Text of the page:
In September 2011, public health NGOs were gearing up for the High-Level Meeting of the United Nations on Non-Communicable Diseases (NCDs). This was only the second time that the UN General Assembly had met on a health issue. As such it was both a landmark occasion and an unprecedented opportunity to raise political awareness of the catastrophic impact of NCDs around the world.
Public health advocates wanted the meeting to bring a similar level of political attention and sense of urgency to NCDs as had previously been achieved for the HIV/AIDS epidemic. Critically, it was hoped that the Political Declaration that was to be agreed would secure much greater action worldwide on the prevention and control of NCDs. In so doing, all governments would set in stone their political ambition, commitment and accountability to addressing NCDs.
It was in this optimistic context that I joined the policy department at World Cancer Research Fund International. Thankfully, the Political Declaration was universally adopted by governments from around the world. In it they agreed a roadmap for international action. As such, my work at WCRF International has been influenced by the outcomes of this meeting.
As I sadly prepare to leave WCRF International to take on a new career challenge, it seems like a good moment to reflect on the impact of that High-Level Meeting and what has happened during this exciting period for NCD policy worldwide.
Action since the UN Declaration on NCDs
The UN Political Declaration has been instrumental in galvanising global action on NCDs. It has mandated international agencies such as the World Health Organization (WHO), Food and Agriculture Organization and the UN Development Programme to expand their work programmes on NCDs and to collaborate on this issue more than ever before.
While there is still a need to ensure that NCDs are truly integrated in all the relevant areas – such as the ongoing discussions around the post-2015 global development agenda, it is undeniable that the profile of NCDs has risen as a result. In the years since the Political Declaration, the WHO has successfully adopted a global policy architecture for NCDs, including a Global Action Plan, a set of global targets (designed to incentivise and drive action), a framework for monitoring progress, and a voluntary global target to reduce premature deaths from NCDs by 25% by 2025.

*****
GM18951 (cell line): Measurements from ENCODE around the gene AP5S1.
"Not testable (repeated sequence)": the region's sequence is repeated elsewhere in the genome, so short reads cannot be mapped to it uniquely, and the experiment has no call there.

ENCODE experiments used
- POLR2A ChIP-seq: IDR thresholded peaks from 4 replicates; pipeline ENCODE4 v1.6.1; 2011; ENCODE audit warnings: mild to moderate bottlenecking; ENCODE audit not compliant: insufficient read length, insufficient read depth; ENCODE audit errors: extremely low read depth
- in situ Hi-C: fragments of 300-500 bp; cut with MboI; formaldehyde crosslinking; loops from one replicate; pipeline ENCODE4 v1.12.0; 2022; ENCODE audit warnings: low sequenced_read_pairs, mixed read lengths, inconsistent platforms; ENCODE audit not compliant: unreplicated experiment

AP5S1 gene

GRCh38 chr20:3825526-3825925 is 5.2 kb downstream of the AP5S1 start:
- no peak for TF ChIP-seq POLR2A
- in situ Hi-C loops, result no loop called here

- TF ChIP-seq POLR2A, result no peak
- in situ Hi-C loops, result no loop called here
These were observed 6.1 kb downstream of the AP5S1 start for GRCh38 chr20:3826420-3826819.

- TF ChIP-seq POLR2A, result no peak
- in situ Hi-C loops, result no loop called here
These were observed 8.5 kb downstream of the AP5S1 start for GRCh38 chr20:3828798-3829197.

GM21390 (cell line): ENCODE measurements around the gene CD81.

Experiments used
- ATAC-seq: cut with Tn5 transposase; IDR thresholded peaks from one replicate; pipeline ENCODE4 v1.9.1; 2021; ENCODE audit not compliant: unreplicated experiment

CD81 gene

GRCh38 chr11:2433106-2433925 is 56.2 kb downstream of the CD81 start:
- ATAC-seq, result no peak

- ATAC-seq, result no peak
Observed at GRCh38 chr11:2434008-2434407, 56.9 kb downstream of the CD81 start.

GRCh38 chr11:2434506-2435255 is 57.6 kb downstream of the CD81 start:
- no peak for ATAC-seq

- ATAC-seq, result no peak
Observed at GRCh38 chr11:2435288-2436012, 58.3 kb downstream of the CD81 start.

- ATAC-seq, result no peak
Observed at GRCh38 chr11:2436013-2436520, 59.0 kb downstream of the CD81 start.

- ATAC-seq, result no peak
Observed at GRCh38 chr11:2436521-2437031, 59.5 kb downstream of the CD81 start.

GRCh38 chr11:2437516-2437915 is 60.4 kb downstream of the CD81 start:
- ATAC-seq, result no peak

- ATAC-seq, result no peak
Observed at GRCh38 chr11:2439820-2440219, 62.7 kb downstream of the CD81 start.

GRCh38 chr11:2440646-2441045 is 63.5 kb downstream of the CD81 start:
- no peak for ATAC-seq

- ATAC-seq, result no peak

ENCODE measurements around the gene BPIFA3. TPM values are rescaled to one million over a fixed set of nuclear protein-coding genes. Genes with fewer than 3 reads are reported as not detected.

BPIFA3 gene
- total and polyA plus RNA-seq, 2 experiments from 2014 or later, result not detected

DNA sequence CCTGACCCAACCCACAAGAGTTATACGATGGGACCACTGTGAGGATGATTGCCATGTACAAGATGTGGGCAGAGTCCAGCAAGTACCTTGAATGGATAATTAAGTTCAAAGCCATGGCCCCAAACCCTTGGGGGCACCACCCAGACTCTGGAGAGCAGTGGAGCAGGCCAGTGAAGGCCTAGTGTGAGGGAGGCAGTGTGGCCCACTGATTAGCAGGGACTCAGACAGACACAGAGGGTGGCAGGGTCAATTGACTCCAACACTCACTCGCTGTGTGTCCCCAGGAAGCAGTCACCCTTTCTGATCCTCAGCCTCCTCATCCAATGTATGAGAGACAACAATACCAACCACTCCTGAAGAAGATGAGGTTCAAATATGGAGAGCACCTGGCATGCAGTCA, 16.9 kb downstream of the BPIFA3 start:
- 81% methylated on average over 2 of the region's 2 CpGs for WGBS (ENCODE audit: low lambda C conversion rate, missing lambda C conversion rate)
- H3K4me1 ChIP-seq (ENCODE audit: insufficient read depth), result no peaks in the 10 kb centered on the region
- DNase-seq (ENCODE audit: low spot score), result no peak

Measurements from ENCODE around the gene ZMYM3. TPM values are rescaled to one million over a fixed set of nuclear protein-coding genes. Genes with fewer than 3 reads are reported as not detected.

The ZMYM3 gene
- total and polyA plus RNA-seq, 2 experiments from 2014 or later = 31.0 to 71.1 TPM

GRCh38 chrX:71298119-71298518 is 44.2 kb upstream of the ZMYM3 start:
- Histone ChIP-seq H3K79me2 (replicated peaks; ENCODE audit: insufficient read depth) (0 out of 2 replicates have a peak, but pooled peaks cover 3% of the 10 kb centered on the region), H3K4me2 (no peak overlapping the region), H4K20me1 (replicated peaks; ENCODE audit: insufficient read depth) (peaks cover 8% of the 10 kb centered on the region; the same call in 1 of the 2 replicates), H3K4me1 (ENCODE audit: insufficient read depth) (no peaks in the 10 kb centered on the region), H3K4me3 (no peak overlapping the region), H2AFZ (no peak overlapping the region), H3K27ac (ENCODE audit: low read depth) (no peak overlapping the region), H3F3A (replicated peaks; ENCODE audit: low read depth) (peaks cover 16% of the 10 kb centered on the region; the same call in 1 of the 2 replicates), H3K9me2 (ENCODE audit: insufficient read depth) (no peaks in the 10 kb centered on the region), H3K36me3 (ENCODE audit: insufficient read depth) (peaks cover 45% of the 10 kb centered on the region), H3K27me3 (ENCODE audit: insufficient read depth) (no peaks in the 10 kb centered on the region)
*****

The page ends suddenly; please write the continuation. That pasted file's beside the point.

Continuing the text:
As a result, NCDs are well and truly established on the health policy map, and the WHO – as the lead agency on health – has articulated what it would like to see national governments do in terms of developing and implementing policies.
What has this meant for our work?
For World Cancer Research Fund International the new global policy architecture on NCDs galvanised our work advocating the wider implementation of effective policies for the prevention of cancer and other NCDs. We developed the NOURISHING Framework to bring together key areas where governments need to take policy actions to promote healthier eating and ultimately to help achieve the 25 by 25 goal.
Having an agreed policy framework is critical because it allows the political discussion to move from the “what” to the “how”, which is where there is most potential to support national governments in developing policies. As part of NOURISHING we pulled together the policy actions that countries are taking around the world (e.g. on nutrition labelling) so we could see – and share with others – what countries are doing to implement these global agreements.
“What are other countries doing?” is a question we heard often from government officials. Even more, I used to hear “what is the evidence that policy is effective?” So we developed a plan to collate, review and interpret the evidence base. This is work I will be excited to see WCRF International develop into the future, and which I look forward to using in my new role at the WHO’s Regional Office for Europe.
Working internationally is different to working at the national level. Nationally, policy actions have to be tailored to contexts and populations; internationally, it’s about identifying the core elements of well-designed policy that are transferable globally. One of those elements inevitably involves the law, which is why we explored the role of law in obesity prevention in our first working paper, and collaborated with the McCabe Centre for Law and Cancer.
Where are we going next and what are the challenges?
By its very nature, public health evidence is complex. This is particularly the case for multi-factorial issues such as obesity. As I leave World Cancer Research Fund International my hope is that it ultimately does for policy what it has always done so well in its science programmes (notably for Second Expert Report and now with the Continuous Update Project). That is, to ensure that all the evidence is brought together in a way that we can learn from it and take action.
Communicating what has been learned to governments, including analysis of the real-world effects of innovative policies, should enable even more policy action on NCDs and a greater confidence in our understanding of the “how” part of the equation. This will be the true legacy of the Political Declaration.